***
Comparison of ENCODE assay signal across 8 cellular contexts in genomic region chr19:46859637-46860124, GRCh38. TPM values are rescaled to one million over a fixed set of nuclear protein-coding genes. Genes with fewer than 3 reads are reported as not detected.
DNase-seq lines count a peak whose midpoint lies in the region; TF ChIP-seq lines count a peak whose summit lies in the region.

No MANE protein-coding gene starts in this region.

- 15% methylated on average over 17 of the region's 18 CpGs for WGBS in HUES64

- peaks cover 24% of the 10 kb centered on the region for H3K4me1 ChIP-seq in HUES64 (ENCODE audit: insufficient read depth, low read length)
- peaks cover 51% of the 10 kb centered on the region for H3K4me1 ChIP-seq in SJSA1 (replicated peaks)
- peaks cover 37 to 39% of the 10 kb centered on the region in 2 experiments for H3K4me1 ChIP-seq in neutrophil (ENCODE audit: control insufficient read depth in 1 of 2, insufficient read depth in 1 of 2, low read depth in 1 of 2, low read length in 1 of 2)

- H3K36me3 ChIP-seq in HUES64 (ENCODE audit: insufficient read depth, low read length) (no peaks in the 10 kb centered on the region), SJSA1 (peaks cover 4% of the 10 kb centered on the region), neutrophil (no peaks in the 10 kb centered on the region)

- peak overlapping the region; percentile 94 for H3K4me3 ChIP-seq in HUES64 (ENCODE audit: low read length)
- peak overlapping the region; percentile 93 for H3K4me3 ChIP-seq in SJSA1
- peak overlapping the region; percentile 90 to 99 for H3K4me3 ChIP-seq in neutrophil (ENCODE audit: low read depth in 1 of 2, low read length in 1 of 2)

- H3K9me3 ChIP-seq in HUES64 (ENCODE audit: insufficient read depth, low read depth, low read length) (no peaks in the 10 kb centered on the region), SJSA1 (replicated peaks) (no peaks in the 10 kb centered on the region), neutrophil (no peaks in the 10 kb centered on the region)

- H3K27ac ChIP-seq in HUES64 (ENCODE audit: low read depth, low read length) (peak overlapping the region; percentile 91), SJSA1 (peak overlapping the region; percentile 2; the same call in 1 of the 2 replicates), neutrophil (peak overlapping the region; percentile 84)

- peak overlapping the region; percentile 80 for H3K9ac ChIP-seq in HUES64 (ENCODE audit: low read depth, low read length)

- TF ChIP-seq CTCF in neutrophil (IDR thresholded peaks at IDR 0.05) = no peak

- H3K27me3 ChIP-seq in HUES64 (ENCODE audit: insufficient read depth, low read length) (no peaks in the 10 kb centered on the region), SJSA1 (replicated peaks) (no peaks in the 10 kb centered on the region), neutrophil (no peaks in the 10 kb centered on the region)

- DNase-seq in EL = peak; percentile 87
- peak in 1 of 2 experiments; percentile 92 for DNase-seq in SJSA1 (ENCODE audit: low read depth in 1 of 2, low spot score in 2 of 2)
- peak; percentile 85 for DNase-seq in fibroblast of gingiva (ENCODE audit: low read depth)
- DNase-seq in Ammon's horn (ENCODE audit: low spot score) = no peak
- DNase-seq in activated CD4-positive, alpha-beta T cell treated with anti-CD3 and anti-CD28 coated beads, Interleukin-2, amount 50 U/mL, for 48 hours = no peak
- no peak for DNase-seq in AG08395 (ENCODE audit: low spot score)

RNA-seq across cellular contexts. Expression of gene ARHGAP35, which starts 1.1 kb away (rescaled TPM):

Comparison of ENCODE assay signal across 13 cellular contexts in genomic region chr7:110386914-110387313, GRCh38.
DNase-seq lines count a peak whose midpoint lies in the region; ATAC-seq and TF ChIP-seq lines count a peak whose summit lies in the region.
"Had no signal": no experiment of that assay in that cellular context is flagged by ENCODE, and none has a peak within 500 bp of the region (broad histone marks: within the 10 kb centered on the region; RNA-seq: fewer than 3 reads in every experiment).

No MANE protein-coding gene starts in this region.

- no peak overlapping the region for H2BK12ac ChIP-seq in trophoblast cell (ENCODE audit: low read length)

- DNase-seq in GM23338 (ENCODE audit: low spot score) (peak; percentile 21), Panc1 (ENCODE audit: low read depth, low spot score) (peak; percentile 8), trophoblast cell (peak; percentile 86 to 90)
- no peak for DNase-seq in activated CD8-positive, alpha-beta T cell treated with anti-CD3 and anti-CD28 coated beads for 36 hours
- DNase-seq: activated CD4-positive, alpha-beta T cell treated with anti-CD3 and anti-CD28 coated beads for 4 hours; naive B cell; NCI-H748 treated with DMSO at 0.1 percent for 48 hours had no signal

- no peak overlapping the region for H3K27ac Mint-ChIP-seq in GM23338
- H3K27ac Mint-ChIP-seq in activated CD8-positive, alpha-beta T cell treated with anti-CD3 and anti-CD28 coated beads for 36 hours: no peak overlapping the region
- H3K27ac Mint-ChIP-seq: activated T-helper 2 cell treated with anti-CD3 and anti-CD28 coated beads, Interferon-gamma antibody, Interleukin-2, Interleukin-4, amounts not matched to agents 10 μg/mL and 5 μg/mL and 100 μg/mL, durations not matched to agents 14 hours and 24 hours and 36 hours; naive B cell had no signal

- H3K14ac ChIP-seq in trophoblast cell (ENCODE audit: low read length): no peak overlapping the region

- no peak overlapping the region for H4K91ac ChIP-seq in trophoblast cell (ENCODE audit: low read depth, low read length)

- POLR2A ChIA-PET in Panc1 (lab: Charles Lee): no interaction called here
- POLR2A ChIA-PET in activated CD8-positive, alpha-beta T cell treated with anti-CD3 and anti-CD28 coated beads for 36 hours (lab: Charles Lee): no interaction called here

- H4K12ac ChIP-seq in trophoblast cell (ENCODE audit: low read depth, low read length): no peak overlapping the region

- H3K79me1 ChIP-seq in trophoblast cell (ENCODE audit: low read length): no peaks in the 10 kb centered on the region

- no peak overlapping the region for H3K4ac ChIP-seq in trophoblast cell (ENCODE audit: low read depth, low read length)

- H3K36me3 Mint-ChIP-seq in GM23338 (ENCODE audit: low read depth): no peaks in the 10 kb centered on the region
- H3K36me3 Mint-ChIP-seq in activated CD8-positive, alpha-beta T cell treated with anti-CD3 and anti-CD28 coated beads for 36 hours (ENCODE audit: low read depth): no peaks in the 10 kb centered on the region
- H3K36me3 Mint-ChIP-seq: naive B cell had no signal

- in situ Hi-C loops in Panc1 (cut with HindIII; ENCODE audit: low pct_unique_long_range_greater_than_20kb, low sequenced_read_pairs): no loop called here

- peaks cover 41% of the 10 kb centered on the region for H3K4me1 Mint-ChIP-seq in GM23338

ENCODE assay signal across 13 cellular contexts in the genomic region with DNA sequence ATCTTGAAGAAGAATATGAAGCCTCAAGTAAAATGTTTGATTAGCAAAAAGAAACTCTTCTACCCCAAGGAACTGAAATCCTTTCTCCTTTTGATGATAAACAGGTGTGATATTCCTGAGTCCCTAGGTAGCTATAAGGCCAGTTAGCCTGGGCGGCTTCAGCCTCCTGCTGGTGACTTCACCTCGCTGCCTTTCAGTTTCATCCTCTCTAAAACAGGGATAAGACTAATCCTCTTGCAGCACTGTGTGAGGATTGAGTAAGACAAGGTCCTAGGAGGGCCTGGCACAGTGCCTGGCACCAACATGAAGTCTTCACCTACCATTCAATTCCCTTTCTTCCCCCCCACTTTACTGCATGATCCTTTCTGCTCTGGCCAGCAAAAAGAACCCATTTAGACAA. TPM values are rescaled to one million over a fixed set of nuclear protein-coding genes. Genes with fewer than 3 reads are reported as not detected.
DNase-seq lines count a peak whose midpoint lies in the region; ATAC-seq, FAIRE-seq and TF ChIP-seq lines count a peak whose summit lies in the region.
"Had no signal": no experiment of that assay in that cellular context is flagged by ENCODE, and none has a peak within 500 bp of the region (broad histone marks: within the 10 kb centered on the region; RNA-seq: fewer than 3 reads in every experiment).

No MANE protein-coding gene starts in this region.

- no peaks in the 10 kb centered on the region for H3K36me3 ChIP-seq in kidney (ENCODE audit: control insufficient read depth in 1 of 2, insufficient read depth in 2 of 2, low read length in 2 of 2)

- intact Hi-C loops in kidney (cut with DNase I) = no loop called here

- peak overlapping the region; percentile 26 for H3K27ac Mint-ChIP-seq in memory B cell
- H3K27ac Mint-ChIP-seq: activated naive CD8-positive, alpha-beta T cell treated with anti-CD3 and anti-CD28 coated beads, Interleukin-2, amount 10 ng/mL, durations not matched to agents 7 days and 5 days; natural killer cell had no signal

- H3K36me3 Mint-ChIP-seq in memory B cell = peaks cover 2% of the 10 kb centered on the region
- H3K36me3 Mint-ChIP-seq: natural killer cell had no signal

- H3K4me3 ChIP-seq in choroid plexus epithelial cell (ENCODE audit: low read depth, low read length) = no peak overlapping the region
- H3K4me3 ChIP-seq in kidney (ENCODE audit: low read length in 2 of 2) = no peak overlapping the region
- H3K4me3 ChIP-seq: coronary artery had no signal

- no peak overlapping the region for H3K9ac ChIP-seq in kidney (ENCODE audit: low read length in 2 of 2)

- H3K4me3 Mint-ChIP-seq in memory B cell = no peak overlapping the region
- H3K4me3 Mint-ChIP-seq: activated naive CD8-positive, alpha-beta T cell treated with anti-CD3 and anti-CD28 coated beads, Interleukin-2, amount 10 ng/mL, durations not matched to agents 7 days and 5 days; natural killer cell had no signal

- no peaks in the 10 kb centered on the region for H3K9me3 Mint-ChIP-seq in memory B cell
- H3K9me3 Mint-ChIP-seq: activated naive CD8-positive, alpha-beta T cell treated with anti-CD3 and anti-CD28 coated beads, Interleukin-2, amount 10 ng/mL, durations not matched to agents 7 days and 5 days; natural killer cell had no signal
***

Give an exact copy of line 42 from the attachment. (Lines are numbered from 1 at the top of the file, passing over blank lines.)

- H3K36me3 Mint-ChIP-seq in GM23338 (ENCODE audit: low read depth): no peaks in the 10 kb centered on the region